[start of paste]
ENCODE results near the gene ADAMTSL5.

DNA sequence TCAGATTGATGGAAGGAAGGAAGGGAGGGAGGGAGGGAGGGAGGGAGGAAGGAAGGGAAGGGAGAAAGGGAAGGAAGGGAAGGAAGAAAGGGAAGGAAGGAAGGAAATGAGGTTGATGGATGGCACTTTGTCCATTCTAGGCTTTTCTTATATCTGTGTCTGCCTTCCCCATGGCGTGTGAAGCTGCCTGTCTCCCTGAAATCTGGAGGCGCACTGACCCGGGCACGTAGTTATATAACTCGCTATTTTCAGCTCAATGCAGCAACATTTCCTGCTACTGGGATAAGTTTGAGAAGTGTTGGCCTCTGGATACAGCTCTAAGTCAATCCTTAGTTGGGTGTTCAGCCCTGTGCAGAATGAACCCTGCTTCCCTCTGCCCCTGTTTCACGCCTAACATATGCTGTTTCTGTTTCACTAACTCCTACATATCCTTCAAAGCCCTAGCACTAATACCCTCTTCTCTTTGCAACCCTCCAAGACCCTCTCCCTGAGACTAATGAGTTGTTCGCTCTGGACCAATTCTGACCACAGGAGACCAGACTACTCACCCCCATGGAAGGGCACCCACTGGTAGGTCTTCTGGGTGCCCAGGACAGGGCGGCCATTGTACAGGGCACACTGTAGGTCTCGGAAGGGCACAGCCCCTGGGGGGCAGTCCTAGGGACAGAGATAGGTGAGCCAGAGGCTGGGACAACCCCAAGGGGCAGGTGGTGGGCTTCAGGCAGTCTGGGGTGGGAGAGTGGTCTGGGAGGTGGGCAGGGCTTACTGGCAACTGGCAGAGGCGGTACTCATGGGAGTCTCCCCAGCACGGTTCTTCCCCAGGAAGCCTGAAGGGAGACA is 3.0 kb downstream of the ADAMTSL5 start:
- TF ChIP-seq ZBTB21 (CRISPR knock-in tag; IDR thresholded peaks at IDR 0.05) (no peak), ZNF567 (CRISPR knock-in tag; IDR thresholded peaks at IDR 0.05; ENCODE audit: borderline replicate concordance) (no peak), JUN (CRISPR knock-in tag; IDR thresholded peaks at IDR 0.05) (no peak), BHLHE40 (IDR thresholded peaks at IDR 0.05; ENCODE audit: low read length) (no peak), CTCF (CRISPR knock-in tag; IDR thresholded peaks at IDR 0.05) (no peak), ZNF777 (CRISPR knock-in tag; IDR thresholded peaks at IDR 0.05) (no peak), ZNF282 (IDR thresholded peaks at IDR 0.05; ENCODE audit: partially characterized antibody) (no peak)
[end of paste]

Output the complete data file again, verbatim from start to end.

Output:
ENCODE results near the gene ADAMTSL5.

DNA sequence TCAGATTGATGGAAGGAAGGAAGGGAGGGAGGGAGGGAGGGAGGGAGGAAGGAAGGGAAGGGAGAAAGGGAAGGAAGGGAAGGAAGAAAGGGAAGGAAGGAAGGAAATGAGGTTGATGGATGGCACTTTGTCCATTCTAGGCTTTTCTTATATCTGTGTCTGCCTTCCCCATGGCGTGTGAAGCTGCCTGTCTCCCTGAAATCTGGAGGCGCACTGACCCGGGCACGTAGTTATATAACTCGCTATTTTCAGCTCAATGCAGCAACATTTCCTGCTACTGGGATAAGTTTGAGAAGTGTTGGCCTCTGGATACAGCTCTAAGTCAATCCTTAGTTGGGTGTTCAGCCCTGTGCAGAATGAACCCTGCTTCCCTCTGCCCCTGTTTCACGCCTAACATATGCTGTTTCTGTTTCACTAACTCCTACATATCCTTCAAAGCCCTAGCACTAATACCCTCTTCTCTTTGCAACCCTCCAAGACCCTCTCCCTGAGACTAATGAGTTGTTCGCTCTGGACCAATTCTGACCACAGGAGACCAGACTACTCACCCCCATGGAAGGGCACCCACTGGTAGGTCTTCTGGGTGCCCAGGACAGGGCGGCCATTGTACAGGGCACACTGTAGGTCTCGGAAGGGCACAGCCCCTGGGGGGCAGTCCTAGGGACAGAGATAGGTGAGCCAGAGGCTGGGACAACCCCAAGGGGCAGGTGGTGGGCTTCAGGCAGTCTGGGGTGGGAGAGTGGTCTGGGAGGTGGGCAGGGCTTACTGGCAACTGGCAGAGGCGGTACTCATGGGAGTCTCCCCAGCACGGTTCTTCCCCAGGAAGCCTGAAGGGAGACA is 3.0 kb downstream of the ADAMTSL5 start:
- TF ChIP-seq ZBTB21 (CRISPR knock-in tag; IDR thresholded peaks at IDR 0.05) (no peak), ZNF567 (CRISPR knock-in tag; IDR thresholded peaks at IDR 0.05; ENCODE audit: borderline replicate concordance) (no peak), JUN (CRISPR knock-in tag; IDR thresholded peaks at IDR 0.05) (no peak), BHLHE40 (IDR thresholded peaks at IDR 0.05; ENCODE audit: low read length) (no peak), CTCF (CRISPR knock-in tag; IDR thresholded peaks at IDR 0.05) (no peak), ZNF777 (CRISPR knock-in tag; IDR thresholded peaks at IDR 0.05) (no peak), ZNF282 (IDR thresholded peaks at IDR 0.05; ENCODE audit: partially characterized antibody) (no peak)